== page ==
Nonfiction > Lionel Strachey, et al., eds. > The World’s Wit and Humor > British
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The World’s Wit and Humor: An Encyclopedia in 15 Volumes.  1906.
Vols. VI–IX: British
 
Necessity of Wars and Quarrels
By Jonathan Swift (1667–1745)
 
From “A Tale of a Tub”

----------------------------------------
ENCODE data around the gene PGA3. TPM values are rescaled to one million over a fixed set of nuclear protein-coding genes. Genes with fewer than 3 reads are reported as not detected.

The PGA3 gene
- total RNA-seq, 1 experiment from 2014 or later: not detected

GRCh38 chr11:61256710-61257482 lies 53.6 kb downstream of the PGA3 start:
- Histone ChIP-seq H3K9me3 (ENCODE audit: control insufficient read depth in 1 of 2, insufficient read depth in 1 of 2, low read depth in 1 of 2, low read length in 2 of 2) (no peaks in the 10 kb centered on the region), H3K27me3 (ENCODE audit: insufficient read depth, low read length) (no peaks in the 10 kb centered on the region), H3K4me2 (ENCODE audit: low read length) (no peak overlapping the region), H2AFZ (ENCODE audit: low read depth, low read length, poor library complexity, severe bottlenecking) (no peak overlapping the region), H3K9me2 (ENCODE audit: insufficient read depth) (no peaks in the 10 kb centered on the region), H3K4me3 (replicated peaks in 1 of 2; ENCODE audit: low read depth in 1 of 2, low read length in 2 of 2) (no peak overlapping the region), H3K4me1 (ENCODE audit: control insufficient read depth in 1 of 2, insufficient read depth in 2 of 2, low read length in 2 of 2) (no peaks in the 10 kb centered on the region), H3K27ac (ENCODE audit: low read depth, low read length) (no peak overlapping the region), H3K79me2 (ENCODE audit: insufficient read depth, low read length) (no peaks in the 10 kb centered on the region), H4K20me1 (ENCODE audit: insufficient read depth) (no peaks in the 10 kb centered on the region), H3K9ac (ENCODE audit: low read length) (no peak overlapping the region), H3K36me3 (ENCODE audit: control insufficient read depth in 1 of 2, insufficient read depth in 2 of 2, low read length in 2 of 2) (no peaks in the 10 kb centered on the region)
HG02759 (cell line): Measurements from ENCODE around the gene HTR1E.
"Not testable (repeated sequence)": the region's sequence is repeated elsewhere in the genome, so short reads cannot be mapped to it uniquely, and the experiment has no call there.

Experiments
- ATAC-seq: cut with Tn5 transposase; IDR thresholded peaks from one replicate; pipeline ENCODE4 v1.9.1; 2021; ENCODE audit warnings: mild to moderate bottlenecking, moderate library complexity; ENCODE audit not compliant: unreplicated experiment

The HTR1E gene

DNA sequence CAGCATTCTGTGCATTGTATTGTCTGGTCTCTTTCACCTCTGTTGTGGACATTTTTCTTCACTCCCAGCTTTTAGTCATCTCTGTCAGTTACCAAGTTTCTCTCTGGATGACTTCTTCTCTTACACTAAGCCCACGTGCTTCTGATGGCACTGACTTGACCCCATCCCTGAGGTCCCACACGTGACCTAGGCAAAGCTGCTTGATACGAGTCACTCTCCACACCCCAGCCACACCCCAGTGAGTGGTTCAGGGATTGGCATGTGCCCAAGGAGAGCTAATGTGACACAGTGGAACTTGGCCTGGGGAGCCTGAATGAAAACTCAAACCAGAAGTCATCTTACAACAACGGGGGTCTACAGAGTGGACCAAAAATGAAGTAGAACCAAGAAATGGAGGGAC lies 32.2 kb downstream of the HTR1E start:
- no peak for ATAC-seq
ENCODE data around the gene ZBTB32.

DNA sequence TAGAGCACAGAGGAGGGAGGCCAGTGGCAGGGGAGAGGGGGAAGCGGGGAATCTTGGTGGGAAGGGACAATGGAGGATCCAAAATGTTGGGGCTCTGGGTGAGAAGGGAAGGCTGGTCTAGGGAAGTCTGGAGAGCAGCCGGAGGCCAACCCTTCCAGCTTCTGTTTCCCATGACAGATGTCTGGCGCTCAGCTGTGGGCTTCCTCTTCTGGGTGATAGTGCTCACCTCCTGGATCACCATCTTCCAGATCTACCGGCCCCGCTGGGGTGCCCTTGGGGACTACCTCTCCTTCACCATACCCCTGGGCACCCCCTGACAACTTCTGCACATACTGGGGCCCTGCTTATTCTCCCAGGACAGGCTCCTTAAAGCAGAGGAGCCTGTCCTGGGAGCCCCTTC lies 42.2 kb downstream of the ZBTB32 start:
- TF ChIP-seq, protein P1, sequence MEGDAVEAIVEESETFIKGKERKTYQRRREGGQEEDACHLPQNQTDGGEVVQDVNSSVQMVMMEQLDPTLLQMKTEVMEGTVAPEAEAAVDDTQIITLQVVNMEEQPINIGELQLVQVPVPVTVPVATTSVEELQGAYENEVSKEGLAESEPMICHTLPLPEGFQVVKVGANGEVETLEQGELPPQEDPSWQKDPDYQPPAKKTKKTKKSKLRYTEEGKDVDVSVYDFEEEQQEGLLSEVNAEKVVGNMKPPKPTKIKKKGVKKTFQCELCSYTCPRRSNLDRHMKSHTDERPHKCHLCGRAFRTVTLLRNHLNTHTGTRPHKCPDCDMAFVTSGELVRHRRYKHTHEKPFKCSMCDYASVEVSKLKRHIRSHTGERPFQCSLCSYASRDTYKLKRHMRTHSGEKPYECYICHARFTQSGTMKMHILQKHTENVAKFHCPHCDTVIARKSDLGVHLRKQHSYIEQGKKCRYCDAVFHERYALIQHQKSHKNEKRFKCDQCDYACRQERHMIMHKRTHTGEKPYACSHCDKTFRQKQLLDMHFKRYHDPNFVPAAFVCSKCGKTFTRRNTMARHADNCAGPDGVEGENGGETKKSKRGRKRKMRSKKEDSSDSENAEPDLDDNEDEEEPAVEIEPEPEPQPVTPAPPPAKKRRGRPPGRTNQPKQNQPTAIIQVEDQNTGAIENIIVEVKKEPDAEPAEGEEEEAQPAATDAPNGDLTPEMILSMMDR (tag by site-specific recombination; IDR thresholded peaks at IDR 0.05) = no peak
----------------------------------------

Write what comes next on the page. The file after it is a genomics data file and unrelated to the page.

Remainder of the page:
THIS being a matter of great consequence, the author intends to treat it methodically, and at large, in a treatise apart, and here to give only some hints of what his large treatise contains. The state of war natural to all creatures. War is an attempt to take by violence from others a part of what they have and we want. Every man, duly sensible of his own merit, and finding it not duly regarded by others, has a natural right to take from them all that he thinks due to himself; and every creature, finding its own wants more than those of others, has the same right to take everything its nature requires. Brutes much more modest in their pretensions this way than men; and mean men more than great ones. The higher one raises his pretensions this way, the more bustle he makes about them; and the more success he has, the greater hero. Thus greater souls, in proportion to their superior merit, claim a greater right to take everything from meaner folks. This the true foundation of grandeur and heroism, and of the distinction of degrees among men. War therefore necessary to establish subordination, and to found cities, kingdoms, etc., as also to purge bodies politic of gross humours. Wise princes find it necessary to have wars abroad, to keep peace at home. War, famine, and pestilence, the usual cures for corruptions in bodies politic. A comparison of these three. The author is to write a panegyric on each of them. The greatest part of mankind loves war more than peace. They are but few and mean-spirited that live in peace with all men. The modest and meek of all kinds, always a prey to those of more noble or stronger appetites. The inclination to war universal: those that cannot, or dare not, make war in person, employ others to do it for them. This maintains bullies, bravoes, cutthroats, lawyers, soldiers, etc. Most professions would be useless, if all were peaceable. Hence brutes want neither smiths nor lawyers, magistrates nor joiners, soldiers nor surgeons. Brutes, having but narrow appetites, are incapable of carrying on or perpetuating war against their own species, or of being led out in troops and multitudes to destroy one another. These prerogatives proper to man alone. The excellency of human nature demonstrated by the vast train of appetites, passions, wants, etc., that attend it. This matter is to be more fully treated in the author’s Panegyric on Mankind.
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